In the latest update in Puma SE’s (“Puma”) attempt to trademark the word “procat” in association with footwear and headgear, the Federal Court of Appeal (“FCA”) upheld a decision of the Federal Court (“FC”) refusing to grant Puma’s trademark. Finding no error in the FC’s decision, the FCA confirmed the importance of evidence in trademark opposition proceedings.
In January 2012, Puma filed trademark application number 1558723 for the wordmark “procat” in association with “footwear, namely athletic, sports and causal shoes and boots; headgear, namely hats and caps”. Caterpillar filed an opposition on the basis that “procat” would be confusing and not distinct from Caterpillar’s trademark registration for the CAT & Triangle Design, shown below.
In Canada, a trademark must indicate the owner as the source of the goods, The provision at issue before the Trademarks Opposition Board (“TMOB”) was section 50(1) of the Trademarks Act, which stipulates that the use of a trademark by a licensee is deemed use of the mark by the owner, where the owner has, under licence, direct or indirect control of the character or quality of the licensed goods or services.
As previously reported, the TMOB rejected Caterpillar’s opposition and allowed Puma to register “procat”. In considering whether Caterpillar’s licensees pointed to Caterpillar as the source of the goods, the TMOB found Caterpillar’s licensing arrangements focused on packaging and labelling of goods rather than character and quality, and therefore did not demonstrate the necessary control required by section 50(1). The TMOB also found that consumers would not necessarily form an association between the goods provided by the licensees and Caterpillar.
On appeal at the Federal Court, new evidence filed triggered a de novo review of the TMOB decision. The FC found the new evidence satisfied the requirement of control and overturned the TMOB’s decision. The TMOB had failed to consider all of Caterpillar’s licensing arrangements, and the fact that other licensees sold CAT footwear and headgear proved a lack of distinctiveness of the “procat” mark. The FC judge (the “Judge”) also considered new dictionary definitions for the meaning of the prefix “pro” and concluded that it meant “professional” which lent a “laudatory connotation to procat”. The prefix was found to “have significance in relation to Puma’s goods, shifting the focus of inherent distinctiveness to the more striking feature of the trademark, the suffix ‘cat’”, which further supported the conclusion that “procat” lacked distinctiveness.
In the present appeal, Puma argued that the Judge erred in conducting the confusion analysis pursuant to subsection 6(5) of the Trademarks Act. Accordingly, the issues addressed were whether the Judge erred in concluding that:
- Inherent distinctiveness and extent to which the parties’ marks are known favours Caterpillar;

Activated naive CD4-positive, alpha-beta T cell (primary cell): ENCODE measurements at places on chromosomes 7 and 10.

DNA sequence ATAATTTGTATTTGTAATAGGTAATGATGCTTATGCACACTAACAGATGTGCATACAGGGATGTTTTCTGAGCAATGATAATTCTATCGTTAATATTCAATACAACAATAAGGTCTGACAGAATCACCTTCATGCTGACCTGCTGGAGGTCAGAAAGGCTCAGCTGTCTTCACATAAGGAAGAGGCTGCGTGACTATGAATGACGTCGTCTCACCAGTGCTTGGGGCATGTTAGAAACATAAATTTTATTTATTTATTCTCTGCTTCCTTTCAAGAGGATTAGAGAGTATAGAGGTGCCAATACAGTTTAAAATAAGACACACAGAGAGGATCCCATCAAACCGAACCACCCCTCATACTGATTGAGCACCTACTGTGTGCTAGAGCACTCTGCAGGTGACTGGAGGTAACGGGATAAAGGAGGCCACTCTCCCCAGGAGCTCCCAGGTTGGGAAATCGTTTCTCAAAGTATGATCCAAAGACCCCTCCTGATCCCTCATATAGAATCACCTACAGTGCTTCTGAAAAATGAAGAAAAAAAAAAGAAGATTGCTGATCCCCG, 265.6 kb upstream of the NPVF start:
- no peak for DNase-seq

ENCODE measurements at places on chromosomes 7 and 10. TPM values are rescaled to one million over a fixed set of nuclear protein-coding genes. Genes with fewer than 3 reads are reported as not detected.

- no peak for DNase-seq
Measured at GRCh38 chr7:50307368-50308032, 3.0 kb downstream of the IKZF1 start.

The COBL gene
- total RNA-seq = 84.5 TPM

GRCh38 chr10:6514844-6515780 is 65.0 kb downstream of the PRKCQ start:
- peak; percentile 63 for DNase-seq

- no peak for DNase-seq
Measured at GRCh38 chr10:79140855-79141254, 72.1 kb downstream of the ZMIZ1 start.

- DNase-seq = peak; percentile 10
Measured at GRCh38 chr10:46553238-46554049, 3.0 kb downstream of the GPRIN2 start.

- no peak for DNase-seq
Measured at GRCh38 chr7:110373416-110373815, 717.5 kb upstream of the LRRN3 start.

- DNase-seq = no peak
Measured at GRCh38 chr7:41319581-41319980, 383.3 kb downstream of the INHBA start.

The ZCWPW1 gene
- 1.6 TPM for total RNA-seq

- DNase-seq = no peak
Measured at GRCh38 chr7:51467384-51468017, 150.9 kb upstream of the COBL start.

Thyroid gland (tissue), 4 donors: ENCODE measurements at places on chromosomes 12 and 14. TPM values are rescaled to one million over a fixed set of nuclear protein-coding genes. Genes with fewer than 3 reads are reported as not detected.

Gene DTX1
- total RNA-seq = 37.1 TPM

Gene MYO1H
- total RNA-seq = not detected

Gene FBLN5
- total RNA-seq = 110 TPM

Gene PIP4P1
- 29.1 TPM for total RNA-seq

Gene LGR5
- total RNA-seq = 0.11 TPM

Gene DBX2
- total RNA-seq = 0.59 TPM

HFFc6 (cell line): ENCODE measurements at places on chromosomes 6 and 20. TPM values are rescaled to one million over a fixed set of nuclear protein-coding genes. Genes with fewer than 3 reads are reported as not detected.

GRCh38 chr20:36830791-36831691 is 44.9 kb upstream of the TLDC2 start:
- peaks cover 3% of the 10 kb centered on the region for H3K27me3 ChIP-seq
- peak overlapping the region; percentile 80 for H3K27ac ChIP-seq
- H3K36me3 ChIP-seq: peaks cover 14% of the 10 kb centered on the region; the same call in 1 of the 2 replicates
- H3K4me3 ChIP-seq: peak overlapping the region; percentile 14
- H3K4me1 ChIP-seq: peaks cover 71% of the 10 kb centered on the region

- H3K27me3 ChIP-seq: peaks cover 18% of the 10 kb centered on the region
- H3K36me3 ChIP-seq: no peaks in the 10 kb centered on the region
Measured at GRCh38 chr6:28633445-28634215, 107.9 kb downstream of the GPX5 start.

- The degree of resemblance favours Caterpillar; and
- The surrounding circumstances do not favour Puma.
a) Inherent distinctiveness and the extent to which the parties’ marks are known
Puma argued that the FC judge erred in (a) not finding that the prefix “pro”, even as a suggestive short-form for the word “professional”, made procat distinct, and (b) not finding that “professional” was significant in relation to Puma because of professional athletes using Puma’s goods.
The FCA ruled it was not an error for the Judge to find that a laudatory interpretation of the prefix did little to make “procat” distinctive. Suggestive or laudatory elements or trademarks are generally considered not to aid in distinction. Further, the FCA found that Puma enjoying a benefit of having a connection with professional athletes did not undermine the Judge’s finding that “cat” was the more striking element of the “procat” trademark.
Puma submitted an additional suite of arguments regarding the Judge’s assessment of evidence. They argued that if Caterpillar’s mark was as well-known as was professed, the logical consequence would be for consumers to more easily distinguish the two marks. However, these arguments were all rejected for lack of evidence that the “procat” mark had ever been used in Canada to the extent of acquiring distinctiveness.
b) Degree of resemblance between procat and the CAT & Triangle design marks
Puma argued that the Judge erred in focusing on the word “cat” instead of the distinguishing elements of each mark, resulting in a monopoly over the word to benefit Caterpillar. The FCA cited General Motors to state that although marks consisting of commonly used words are generally deserving of a “smaller ambit of protection” and some risk of confusion is acceptable, there must be some evidence that the word is so commonly used that a consumer would be sensitive to small differences in the mark.
c) Surrounding circumstances
Puma submitted that the Judge should have drawn an inference against Caterpillar based on the lack of evidence of actual confusion. This argument was rejected by the FCA, as subsection 6(5) addresses the likelihood of confusion, not the existence of actual confusion. The burden was on Puma to demonstrate that “cat” was a commonly used term in association with footwear and headgear. Given Puma’s failure to show actual use, the FCA found no error in the decision of the Federal Court.
For the above reasons, the Federal Court of Appeal found no reason to disturb the lower court’s decision and dismissed Puma’s appeal.
The FCA affirms the importance of making sure that a licensing arrangement meets the requirement of control in order for a licensee’s use to be deemed use by the owner. This decision also demonstrates how instrumental the introduction of new evidence can be on an appeal. For more information on obtaining a trademark registration or to obtain IP protection for your assets, please contact a trademark professional at PCK Intellectual Property.
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